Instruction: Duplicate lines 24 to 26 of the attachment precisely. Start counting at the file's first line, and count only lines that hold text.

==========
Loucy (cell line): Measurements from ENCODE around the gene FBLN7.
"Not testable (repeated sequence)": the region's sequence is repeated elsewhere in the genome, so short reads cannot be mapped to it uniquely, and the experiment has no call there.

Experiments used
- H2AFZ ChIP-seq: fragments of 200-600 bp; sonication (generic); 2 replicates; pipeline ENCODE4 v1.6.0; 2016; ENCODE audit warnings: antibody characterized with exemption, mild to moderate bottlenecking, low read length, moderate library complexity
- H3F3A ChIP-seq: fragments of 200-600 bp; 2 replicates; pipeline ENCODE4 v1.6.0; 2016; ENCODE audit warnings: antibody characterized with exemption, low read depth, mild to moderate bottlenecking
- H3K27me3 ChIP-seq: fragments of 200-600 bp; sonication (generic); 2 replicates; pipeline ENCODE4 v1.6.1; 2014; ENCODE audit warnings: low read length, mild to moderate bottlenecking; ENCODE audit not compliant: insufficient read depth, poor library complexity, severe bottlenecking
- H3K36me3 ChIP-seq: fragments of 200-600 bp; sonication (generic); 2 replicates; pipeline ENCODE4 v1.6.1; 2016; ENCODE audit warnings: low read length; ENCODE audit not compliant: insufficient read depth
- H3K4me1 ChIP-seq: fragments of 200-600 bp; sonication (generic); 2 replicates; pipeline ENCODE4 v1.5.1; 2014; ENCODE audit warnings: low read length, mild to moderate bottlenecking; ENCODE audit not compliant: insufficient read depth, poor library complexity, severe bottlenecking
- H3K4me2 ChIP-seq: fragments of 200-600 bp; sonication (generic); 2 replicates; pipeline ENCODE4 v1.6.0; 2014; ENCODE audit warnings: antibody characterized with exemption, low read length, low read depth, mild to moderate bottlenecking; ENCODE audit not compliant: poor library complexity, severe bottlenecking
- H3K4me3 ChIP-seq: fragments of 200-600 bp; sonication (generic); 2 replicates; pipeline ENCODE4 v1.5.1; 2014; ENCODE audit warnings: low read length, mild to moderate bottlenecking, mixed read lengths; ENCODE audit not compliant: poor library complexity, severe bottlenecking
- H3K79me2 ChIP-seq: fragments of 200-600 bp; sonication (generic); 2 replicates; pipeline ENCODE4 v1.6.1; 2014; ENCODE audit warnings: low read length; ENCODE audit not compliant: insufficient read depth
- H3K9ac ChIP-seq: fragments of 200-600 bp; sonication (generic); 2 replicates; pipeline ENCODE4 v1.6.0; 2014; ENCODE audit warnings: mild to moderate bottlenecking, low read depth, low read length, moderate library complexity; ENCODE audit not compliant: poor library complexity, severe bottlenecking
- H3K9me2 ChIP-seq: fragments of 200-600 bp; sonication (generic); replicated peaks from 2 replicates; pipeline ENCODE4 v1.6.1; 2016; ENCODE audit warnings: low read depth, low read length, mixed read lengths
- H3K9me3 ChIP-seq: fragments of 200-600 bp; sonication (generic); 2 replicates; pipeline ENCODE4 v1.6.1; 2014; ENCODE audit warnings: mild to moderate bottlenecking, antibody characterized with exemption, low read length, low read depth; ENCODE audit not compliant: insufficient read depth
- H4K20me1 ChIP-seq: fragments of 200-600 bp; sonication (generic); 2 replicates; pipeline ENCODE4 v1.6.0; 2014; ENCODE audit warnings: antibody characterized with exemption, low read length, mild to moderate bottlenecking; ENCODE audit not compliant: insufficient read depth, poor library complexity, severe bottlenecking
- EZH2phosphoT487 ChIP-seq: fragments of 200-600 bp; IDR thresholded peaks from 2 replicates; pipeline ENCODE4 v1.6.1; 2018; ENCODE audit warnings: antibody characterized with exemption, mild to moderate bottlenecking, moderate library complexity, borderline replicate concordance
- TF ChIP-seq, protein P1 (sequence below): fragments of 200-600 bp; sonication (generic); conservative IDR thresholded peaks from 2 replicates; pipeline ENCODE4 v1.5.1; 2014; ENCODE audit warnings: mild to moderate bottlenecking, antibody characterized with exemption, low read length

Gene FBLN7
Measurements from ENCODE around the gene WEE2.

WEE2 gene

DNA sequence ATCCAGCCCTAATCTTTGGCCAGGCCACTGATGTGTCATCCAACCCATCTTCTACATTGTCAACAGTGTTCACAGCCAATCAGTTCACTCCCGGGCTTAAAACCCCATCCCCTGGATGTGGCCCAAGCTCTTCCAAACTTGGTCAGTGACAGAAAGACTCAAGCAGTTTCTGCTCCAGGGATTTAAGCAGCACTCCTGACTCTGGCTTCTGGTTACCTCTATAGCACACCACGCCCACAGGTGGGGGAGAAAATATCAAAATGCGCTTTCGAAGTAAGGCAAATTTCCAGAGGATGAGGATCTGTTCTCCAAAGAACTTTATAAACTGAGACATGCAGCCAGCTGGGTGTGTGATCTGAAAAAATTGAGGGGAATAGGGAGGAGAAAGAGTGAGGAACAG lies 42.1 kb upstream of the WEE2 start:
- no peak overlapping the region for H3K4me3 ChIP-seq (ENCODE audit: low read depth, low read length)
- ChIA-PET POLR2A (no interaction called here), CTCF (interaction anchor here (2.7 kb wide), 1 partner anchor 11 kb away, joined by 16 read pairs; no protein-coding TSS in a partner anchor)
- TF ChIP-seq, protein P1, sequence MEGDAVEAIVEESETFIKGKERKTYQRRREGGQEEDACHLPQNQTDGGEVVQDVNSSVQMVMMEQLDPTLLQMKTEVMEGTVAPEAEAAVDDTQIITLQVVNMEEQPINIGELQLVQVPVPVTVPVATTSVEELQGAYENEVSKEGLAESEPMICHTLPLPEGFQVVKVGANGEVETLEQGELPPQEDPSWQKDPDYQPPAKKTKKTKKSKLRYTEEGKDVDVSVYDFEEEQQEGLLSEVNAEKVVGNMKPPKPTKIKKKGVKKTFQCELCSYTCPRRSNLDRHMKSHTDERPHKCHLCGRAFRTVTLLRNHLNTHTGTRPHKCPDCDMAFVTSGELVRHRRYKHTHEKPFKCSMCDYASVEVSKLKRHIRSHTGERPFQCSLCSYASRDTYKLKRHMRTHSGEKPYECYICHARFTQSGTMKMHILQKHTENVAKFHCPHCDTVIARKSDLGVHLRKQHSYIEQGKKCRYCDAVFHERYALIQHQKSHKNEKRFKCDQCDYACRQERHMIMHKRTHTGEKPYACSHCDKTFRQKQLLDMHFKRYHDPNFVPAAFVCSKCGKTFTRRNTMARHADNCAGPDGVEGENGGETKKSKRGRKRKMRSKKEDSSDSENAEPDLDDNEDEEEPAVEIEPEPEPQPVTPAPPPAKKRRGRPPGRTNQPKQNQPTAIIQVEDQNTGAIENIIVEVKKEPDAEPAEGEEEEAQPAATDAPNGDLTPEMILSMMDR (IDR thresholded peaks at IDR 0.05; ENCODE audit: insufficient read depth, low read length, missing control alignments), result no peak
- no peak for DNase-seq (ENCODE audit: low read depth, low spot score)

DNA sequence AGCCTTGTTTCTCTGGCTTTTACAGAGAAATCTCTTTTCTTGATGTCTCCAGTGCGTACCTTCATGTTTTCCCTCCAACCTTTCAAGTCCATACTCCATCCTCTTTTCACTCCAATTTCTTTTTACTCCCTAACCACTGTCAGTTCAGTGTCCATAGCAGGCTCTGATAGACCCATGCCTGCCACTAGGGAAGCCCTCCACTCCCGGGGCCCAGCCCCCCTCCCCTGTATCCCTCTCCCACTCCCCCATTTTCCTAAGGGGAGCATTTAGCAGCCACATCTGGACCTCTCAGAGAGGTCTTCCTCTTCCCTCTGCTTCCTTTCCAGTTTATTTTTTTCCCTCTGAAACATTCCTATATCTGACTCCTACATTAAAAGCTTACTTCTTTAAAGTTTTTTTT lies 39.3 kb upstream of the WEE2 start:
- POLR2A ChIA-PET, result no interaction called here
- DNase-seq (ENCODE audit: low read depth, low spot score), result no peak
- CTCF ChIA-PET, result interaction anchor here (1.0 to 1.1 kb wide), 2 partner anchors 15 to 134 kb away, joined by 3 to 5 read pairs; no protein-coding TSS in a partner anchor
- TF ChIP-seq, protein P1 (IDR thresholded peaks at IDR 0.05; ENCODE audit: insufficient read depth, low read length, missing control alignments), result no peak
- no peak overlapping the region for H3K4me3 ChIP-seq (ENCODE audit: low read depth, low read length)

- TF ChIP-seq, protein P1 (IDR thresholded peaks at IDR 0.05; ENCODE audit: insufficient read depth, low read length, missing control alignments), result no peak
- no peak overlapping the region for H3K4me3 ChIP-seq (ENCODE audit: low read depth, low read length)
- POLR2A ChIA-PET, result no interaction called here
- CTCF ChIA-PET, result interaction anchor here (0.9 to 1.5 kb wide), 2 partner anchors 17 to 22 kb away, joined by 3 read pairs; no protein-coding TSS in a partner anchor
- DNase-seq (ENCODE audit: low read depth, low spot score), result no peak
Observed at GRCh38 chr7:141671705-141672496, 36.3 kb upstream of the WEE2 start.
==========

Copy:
- TF ChIP-seq, protein P1, sequence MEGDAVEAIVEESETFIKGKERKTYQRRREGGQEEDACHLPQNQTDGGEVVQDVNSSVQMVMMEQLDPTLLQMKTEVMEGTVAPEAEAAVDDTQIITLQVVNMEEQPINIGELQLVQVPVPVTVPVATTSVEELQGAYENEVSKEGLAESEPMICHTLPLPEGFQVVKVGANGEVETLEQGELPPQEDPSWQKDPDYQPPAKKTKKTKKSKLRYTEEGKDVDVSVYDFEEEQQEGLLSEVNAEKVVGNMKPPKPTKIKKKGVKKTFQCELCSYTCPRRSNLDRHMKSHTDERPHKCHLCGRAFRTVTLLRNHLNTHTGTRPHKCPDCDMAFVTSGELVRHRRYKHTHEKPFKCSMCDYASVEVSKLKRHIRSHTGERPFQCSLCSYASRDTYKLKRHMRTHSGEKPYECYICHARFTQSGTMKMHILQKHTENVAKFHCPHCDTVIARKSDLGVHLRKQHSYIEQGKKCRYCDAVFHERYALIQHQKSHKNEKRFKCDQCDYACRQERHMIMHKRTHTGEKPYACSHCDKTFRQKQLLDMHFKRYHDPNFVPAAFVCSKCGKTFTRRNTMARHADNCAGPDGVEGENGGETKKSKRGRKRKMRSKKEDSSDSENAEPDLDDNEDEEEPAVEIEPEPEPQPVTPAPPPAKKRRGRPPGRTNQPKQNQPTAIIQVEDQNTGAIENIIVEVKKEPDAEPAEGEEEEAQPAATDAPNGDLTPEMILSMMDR (IDR thresholded peaks at IDR 0.05; ENCODE audit: insufficient read depth, low read length, missing control alignments), result no peak
- no peak for DNase-seq (ENCODE audit: low read depth, low spot score)

DNA sequence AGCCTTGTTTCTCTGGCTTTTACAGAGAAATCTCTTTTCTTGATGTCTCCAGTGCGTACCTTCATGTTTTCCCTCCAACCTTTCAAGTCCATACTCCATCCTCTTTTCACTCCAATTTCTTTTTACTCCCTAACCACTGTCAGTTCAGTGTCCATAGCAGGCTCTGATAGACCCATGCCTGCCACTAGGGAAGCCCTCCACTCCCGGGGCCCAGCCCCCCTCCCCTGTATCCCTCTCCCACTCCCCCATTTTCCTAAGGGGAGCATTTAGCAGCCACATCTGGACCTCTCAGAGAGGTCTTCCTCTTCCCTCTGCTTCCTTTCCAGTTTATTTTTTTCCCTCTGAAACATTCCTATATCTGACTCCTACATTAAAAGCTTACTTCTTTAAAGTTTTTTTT lies 39.3 kb upstream of the WEE2 start: